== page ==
Steeple Ashton

Extract from Lewis's Topographical Dictionary of England, 1831.
Transcribed by Mel Lockie, © Copyright 2010
Lewis Topographical Dictionaries

ASHTON (STEEPLE), a parish (formerly a market town) in the hundred of WHORWELSDOWN, county of WILTS, 3 miles (E. by S.) from Trowbridge, containing, with the chapelries of Littleton and Semington, and the tythings of West Ashton and Great Hinton, 1632 inhabitants. The living is a vicarage, in the archdeaconry and diocese of Salisbury, rated in the king's books at £17. 2. 6., and in the patronage of the Master and Fellows of Magdalene College, Cambridge. The church, dedicated to St. Mary, is a very lofty and elegant structure in the later English style, with extensive north and south porches, two small chapels, and, at the west end, a large and handsome embattled and pinnacled tower, having also a fine western window with five richly ornamented niches over it: ten clustered columns separate the aisles from the nave, and the whole interior is rich in architectural decoration's: the north aisle was erected at the expense of Robert Long, a clothier, and Edith his wife, and the south chiefly at that of the parishioners.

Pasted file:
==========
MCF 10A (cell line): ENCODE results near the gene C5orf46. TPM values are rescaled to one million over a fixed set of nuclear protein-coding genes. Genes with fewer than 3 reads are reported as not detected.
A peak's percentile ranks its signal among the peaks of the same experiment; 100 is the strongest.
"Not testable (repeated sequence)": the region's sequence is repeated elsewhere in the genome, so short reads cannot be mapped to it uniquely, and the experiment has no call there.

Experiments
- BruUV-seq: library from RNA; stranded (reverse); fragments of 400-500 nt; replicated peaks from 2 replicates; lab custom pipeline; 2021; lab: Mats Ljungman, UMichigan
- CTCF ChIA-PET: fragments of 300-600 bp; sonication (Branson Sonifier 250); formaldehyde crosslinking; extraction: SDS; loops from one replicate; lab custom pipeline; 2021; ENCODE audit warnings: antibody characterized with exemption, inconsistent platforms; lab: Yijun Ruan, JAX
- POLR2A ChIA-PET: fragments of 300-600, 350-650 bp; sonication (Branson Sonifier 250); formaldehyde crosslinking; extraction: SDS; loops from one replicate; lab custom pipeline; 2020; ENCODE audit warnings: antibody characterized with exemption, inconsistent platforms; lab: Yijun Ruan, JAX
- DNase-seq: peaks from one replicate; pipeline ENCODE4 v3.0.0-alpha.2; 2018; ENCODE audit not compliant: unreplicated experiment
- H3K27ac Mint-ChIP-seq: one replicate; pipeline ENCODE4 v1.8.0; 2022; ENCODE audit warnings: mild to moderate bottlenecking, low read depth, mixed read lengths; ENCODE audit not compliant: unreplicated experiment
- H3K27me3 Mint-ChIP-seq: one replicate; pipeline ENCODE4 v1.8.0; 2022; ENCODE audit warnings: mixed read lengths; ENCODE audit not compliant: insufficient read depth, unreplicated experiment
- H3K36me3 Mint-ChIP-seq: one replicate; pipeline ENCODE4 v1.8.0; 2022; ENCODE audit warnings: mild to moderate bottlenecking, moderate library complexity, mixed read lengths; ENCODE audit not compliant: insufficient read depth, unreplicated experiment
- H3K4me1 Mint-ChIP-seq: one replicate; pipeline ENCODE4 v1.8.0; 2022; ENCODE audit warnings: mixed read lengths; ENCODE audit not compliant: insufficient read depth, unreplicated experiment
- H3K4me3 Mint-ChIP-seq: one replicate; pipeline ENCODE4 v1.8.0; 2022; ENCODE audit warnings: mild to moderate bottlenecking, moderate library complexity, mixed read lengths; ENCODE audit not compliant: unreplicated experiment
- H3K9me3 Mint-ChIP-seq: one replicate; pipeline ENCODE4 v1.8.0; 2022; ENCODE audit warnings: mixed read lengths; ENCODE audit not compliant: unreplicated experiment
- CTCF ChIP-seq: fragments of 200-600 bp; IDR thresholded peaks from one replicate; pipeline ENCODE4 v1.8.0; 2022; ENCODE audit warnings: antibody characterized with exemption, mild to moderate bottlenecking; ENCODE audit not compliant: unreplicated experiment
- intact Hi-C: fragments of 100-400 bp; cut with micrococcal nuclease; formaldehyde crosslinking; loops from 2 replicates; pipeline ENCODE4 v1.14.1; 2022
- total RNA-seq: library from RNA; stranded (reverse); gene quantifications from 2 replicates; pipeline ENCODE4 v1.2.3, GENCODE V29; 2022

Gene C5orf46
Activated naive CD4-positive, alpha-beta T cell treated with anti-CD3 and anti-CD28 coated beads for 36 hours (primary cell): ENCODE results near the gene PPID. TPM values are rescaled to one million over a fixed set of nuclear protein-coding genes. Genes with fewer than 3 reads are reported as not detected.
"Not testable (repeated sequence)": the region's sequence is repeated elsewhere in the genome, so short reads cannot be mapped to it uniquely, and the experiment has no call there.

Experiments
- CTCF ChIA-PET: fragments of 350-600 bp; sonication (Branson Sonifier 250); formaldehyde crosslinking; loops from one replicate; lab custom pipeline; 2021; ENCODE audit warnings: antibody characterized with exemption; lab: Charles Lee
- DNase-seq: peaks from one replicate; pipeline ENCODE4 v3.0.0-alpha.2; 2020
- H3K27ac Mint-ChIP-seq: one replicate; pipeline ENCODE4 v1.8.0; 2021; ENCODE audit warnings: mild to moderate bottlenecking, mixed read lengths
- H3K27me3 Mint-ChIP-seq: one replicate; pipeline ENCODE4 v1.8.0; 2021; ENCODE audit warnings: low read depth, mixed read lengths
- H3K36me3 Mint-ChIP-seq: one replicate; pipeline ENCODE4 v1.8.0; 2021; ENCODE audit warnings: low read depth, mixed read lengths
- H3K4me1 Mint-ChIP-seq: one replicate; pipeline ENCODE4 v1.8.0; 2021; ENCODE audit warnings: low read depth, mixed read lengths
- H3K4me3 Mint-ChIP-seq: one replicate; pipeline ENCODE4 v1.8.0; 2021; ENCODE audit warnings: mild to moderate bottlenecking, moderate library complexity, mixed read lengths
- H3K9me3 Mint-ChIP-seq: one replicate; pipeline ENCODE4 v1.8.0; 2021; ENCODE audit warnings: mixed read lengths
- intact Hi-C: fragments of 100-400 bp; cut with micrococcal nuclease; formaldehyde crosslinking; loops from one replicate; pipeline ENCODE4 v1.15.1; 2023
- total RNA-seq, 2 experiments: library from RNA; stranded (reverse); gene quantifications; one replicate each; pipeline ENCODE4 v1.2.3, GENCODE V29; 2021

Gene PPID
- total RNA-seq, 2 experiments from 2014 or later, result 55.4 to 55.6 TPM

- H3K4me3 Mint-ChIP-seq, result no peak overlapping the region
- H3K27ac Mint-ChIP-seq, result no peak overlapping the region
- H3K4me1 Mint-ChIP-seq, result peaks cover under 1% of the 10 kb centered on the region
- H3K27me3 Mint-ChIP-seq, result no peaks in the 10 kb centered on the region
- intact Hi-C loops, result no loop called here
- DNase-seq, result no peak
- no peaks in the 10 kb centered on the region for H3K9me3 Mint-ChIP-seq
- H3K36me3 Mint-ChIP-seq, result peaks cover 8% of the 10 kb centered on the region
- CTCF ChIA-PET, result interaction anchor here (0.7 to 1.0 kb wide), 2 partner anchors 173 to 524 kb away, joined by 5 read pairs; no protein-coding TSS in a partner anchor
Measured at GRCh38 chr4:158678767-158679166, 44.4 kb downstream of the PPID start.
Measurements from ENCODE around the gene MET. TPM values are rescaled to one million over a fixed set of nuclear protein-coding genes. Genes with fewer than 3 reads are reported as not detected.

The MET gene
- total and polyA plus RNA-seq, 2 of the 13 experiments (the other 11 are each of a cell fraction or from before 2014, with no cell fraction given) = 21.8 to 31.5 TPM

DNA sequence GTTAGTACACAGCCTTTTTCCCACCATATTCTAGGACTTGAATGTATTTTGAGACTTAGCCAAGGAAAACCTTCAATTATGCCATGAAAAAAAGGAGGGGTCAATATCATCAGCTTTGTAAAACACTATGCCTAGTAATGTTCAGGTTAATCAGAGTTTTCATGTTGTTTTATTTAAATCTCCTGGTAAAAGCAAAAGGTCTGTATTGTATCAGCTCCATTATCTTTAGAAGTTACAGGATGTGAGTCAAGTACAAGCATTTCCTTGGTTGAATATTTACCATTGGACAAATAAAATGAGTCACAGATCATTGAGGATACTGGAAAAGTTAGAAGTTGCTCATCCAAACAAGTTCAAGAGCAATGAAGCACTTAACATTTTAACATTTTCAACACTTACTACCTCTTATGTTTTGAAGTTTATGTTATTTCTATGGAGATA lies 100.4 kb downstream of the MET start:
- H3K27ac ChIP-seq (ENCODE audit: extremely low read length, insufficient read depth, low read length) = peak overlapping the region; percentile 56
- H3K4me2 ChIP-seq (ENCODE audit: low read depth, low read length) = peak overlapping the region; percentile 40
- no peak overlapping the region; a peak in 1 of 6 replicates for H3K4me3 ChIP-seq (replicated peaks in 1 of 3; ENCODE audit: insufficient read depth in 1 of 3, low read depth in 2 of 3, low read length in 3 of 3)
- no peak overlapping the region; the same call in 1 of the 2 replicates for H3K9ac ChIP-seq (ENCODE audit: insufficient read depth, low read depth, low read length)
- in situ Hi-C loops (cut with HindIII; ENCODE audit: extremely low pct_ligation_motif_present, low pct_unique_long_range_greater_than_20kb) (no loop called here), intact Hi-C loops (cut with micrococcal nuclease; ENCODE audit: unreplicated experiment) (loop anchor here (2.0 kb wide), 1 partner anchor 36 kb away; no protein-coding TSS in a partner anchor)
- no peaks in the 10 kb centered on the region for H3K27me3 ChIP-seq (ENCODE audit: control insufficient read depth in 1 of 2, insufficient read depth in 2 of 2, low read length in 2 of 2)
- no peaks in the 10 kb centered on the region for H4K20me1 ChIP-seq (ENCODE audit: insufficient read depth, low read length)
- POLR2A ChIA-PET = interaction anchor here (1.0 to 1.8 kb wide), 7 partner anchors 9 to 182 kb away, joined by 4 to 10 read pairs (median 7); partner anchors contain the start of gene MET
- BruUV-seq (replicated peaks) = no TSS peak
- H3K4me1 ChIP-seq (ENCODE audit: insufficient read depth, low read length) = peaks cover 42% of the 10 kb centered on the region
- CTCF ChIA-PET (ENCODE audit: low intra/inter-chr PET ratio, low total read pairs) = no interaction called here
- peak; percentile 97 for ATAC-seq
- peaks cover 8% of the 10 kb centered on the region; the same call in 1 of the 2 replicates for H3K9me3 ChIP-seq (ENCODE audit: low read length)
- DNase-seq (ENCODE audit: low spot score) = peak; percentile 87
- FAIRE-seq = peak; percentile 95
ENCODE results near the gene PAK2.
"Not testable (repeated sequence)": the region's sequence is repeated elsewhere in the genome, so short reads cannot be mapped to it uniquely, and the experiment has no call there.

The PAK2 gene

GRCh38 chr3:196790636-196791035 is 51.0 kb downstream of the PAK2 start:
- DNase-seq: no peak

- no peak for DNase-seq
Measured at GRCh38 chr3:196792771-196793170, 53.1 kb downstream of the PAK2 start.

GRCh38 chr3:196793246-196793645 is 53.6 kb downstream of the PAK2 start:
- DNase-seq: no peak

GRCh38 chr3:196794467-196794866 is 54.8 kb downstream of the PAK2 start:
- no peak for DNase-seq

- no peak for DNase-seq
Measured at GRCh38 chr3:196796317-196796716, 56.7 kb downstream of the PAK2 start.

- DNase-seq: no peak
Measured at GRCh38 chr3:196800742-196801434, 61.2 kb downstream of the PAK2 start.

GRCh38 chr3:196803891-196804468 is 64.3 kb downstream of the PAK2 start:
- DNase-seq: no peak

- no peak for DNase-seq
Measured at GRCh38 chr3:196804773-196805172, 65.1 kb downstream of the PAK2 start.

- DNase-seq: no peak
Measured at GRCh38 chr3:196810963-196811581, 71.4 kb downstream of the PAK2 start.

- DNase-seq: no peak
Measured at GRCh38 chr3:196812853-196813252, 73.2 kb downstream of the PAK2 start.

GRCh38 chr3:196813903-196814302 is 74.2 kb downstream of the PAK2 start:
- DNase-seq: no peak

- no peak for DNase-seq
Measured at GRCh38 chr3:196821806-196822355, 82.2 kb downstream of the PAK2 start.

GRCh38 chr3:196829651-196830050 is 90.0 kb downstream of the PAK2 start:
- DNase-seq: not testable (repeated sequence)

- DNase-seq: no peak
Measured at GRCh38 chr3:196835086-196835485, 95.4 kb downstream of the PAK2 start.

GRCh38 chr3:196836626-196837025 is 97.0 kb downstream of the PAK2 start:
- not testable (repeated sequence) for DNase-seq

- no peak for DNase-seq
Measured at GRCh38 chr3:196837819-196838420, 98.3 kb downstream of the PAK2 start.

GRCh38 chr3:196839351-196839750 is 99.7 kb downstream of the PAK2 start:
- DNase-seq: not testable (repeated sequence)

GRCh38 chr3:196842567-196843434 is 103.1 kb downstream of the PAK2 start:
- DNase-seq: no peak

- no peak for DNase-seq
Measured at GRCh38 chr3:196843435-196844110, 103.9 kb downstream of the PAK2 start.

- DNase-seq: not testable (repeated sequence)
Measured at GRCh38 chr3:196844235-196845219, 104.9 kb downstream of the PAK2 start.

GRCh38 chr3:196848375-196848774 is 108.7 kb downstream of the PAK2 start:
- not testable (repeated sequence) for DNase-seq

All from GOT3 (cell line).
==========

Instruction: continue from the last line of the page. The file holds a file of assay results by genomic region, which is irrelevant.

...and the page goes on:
This place derives the prefix to its name from a very elevated spire, ninety-three feet high, which originally surmounted the tower of the church, but it was seriously damaged by lightning in July 1670, and again in October following, when the spire and a portion of the tower were struck down, two workmen employed in its reparation killed, and a great part of the nave and aisles damaged; the body of the church was repaired in 1675, partly from voluntary subscriptions, and partly at the expense of the parishioners. A market was granted to be held here in the reign of Edward III., and was confirmed in that of Richard II., who also added an annual fair. In the time of Henry VIII. there was a considerable clothing trade, which no longer exists; the market has been long discontinued, and the fair, now inconsiderable, is on September 18th. John Hicks gave a piece of land, producing £5 per annum, for the education of poor children.

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